A couple of seditious tweets and fliers usually do not merit a lot of analysis in conspiracy-prone Central Asia. But calls for independence in Uzbekistan's impoverished and "autonomous" west are likely getting ample attention from the country’s secret police following Russia’s recent annexation of another “autonomous” region in a former Soviet republic, Crimea.
Tashkent tightly controls Karakalpakistan and doesn't countenance any talk of independence, even though the region still has, on paper, “autonomous” status—a Soviet-era administrative device, essentially meaningless today in Central Asia, used to govern regions with large minority populations.
On May 5, Twitter user @amankar67 posted an announcement reminding followers that an obscure pro-independence movement that appeared this year, Alga Karakalpakstan ("Forward Karakalpakstan"), would hold a "peaceful rally" against the regime of President Islam Karimov. "Forward Karakalpakstan people's movement!!! Karakalpak people are called to a [protest] action in Nukus," the announcement reads in typo-laden Karakalpak.
(For the record, if you’re just tuning in, “peaceful rallies” don’t happen in Uzbekistan.)
Last week Forward Karakalpakstan claimed credit for a mysterious leaflet found in the town of Kungrad calling for Karakalpak independence, according to an April 29 press release by the heretofore-unknown “Shyrak Information Center” (which claimed to be set up this year by "activists of the Karakalpak democratic movement" to cooperate with "various dissident groups in the country and abroad").
According to its constitution, Karakalpakstan, home to the eponymous ethnic minority, is a "sovereign democratic" republic within Uzbekistan. It has been an “autonomous” region of Uzbekistan since 1936, and before that of Kazakhstan. The designation means little more than some fancy legalese: "The Republic of Karakalpakstan has the right to secede from the Republic of Uzbekistan based on a referendum by the people of Karakalpakstan," says Article 1 of the Karakalpak constitution and Article 74 of Uzbekistan’s constitution.
With just 1.7 million of Uzbekistan’s 30 million people, Karakalpakstan covers over a third of the country’s territory. Within the region, ethnic Karakalpaks account for about a third of the population and ethnic Uzbeks constitute another third, according to official statistics.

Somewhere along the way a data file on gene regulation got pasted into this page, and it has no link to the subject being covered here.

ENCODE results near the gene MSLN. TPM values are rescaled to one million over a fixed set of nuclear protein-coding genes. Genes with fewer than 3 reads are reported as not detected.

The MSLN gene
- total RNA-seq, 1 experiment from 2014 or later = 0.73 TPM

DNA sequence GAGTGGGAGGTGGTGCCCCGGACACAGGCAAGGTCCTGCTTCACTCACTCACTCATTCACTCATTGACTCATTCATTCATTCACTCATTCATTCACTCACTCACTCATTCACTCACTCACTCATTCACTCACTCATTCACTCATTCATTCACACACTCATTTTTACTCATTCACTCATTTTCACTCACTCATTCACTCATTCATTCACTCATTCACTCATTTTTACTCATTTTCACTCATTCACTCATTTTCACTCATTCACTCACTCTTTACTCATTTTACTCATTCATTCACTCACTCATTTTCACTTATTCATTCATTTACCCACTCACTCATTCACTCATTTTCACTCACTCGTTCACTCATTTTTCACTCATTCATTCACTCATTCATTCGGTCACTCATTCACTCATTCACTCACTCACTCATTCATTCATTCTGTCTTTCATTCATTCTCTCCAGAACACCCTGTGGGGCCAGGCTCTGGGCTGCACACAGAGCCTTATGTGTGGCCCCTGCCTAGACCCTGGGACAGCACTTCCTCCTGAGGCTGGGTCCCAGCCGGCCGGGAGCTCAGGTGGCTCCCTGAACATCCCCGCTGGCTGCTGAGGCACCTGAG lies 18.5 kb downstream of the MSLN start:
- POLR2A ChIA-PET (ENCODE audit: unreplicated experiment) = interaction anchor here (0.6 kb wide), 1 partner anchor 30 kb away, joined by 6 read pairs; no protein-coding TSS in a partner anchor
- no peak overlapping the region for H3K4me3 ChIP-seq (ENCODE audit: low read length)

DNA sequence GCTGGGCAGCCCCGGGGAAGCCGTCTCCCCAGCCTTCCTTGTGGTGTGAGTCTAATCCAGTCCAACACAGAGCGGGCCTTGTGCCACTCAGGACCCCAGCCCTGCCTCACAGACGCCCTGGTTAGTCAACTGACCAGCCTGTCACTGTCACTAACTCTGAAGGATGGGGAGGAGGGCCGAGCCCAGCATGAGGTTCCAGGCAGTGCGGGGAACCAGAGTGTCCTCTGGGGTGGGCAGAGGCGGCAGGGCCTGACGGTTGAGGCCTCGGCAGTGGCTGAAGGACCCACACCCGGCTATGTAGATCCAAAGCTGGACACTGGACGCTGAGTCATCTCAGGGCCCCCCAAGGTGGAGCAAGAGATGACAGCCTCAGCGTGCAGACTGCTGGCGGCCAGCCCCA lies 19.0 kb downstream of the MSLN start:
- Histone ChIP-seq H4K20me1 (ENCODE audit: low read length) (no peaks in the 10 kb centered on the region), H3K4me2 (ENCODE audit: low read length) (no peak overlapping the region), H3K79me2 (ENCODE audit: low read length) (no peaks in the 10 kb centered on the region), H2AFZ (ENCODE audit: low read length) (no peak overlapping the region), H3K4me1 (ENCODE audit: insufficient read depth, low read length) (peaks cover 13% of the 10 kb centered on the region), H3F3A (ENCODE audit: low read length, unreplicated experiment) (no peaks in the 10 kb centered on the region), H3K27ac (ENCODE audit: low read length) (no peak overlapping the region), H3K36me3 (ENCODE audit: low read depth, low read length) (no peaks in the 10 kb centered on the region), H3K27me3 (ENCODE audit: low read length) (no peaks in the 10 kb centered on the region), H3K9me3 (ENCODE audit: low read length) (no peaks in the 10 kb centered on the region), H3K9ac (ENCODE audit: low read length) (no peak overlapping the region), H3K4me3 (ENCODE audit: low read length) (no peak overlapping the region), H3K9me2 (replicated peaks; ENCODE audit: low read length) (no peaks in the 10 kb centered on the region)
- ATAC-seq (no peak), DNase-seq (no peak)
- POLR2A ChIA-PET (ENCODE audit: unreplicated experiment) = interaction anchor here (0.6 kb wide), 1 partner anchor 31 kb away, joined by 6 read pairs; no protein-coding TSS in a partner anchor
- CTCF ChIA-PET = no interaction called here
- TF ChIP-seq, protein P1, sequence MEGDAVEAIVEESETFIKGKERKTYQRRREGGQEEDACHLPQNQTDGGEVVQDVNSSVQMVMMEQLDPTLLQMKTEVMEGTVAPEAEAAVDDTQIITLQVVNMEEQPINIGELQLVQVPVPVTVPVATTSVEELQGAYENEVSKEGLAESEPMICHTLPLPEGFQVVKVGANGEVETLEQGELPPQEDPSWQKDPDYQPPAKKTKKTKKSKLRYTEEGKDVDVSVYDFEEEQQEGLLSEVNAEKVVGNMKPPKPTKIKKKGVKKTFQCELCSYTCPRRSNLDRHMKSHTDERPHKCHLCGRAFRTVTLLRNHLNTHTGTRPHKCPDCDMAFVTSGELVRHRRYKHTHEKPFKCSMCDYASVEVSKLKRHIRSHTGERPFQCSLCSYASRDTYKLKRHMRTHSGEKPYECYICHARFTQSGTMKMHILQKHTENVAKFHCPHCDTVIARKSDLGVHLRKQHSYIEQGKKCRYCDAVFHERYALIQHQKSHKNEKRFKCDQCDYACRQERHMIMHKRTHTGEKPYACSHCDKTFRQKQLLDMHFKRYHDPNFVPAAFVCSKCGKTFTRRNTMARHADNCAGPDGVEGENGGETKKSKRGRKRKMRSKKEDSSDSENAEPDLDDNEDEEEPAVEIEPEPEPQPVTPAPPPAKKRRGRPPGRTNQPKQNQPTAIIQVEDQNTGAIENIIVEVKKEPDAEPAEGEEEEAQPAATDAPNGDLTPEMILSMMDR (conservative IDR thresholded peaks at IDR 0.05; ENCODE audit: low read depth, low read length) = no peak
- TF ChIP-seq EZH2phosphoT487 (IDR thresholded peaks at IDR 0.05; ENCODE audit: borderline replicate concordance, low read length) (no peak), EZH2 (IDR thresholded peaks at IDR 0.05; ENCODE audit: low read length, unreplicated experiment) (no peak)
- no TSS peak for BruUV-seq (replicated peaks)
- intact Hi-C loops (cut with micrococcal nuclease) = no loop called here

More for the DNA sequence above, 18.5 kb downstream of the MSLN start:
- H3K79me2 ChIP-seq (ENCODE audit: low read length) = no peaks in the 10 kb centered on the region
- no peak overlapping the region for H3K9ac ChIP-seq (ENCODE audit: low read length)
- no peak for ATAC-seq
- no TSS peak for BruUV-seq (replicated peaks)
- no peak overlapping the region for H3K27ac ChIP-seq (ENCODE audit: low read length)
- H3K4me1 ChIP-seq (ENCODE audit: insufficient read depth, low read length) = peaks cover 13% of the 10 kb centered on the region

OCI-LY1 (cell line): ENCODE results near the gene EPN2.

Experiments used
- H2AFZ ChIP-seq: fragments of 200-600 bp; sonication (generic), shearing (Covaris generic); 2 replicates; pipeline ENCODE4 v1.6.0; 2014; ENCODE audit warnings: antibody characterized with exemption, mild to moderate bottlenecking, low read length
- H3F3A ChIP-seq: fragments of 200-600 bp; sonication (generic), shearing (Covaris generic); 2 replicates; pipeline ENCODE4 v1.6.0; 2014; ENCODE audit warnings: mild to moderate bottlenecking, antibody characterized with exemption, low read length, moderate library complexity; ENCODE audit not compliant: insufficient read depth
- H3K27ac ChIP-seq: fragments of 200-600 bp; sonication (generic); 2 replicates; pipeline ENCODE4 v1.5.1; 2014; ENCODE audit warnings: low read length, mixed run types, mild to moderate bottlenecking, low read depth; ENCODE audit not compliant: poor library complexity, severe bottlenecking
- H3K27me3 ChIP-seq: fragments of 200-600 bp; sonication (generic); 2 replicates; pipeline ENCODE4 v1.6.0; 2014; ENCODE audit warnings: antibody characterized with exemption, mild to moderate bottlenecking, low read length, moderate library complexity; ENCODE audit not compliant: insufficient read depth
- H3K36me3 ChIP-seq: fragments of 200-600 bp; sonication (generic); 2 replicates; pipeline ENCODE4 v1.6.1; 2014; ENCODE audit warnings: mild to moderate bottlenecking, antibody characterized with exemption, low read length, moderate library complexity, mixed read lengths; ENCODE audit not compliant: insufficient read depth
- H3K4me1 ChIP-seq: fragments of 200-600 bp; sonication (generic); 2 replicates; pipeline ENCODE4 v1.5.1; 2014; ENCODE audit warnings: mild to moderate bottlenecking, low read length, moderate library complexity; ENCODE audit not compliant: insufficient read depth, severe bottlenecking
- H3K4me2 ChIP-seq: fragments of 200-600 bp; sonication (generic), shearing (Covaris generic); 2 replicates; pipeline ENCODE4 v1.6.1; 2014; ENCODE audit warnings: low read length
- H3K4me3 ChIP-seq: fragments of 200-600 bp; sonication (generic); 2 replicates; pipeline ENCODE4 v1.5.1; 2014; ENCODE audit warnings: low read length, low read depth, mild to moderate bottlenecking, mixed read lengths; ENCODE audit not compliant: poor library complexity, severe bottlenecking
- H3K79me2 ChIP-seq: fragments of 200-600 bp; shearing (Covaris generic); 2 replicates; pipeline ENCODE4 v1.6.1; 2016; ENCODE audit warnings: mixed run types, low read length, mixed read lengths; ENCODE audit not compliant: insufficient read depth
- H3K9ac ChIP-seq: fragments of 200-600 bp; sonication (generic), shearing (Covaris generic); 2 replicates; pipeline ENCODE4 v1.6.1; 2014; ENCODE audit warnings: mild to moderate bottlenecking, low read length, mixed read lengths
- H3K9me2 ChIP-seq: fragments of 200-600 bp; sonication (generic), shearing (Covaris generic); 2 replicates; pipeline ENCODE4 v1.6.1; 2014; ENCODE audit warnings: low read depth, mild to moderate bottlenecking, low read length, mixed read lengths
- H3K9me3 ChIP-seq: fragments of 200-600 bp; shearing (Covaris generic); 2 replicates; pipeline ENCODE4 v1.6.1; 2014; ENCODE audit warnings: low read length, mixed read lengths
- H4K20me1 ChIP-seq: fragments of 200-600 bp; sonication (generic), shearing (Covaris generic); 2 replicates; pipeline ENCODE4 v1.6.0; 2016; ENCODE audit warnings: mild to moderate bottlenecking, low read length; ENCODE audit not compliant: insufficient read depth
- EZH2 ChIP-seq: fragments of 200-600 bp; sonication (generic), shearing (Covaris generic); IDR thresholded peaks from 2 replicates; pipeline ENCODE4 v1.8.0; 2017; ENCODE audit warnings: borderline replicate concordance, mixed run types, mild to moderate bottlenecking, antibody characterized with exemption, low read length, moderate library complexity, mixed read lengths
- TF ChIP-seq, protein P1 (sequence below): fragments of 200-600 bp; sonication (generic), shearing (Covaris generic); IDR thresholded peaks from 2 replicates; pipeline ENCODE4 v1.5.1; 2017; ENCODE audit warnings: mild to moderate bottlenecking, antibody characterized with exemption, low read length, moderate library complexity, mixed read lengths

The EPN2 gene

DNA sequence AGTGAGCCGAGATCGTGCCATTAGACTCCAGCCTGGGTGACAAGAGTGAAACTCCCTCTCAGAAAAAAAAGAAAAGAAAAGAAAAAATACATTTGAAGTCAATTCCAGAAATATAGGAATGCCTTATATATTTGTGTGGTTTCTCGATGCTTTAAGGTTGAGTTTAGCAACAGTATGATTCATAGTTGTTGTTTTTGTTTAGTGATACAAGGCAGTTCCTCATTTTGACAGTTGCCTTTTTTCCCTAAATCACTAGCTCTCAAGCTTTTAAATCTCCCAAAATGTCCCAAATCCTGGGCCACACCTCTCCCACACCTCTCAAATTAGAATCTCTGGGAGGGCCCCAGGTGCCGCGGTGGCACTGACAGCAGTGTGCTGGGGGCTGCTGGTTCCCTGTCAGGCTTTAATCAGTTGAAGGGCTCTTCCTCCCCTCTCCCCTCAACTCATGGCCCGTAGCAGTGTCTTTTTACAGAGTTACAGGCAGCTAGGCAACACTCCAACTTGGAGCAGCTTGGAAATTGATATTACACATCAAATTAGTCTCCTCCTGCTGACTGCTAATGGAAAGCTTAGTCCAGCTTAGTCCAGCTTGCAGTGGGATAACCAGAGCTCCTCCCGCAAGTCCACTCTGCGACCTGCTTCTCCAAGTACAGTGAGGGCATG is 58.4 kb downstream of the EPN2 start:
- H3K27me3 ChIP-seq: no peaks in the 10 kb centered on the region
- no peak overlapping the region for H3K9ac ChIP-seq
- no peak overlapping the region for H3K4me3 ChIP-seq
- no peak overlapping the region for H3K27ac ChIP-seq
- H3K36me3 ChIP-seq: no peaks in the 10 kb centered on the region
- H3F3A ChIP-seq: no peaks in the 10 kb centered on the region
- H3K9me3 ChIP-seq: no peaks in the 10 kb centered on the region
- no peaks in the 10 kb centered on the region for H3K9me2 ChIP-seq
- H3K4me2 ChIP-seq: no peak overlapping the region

Forward Karakalpakstan seems to have appeared right around the time Russia was annexing Crimea. On March 15, Russia's Rosbalt news agency declared that Uzbek President Islam Karimov could not help but notice the parallels between Crimea and Karakalpakstan.
"The events in the Republic of Crimea have alarmed Karimov's regime. The people of Karakalpakstan do not agree with the foreign and domestic policies of Karimov's regime," Rosbalt wrote, quoting a Forward Karakalpakstan statement. The statement said Karakalpaks were eager to join Russia. “By culture and language Karakalpaks are closer to Kazakhs but will the [Kazakh] president support freedom and independence of the Republic of Karakalpakstan? If we hear a good signal from the Kremlin, then Karakalpakstan is ready to raise the Russian flag."
The Rosbalt story went on to taunt Karimov with the obvious: "Theoretically Moscow may start using hotspots of potential separatism in [Uzbekistan] as leverage against Tashkent.”
Tashkent hasn't responded to the subversive talk, but Shyrak speculated in an emailed press release on April 28 that Karimov's "urgent" visit to the region on April 25 was linked to "protest moods in Karakalpakstan which have grown against the backdrop of the dramatic events in Ukraine."
Karakalpakstan is not the only “autonomous” region in Central Asia to have its status questioned since Russia seized Crimea. In March, a prominent Tajik deputy said that Tajikistan’s Badakhshan region, home to minority Pamiri ethnic groups, should be stripped of its "autonomous" status because Russia could use it stir up rebellion and split the country.
It would certainly give the Kremlin leverage in Tashkent were Karakalpakstan to began agitating for independence. And it’s not hard to find a motive: Moscow has aggressively pushed former Soviet republics to join its Customs Union, which helped fuel the current chaos in Ukraine. Uzbekistan has, thus far, shown little interest.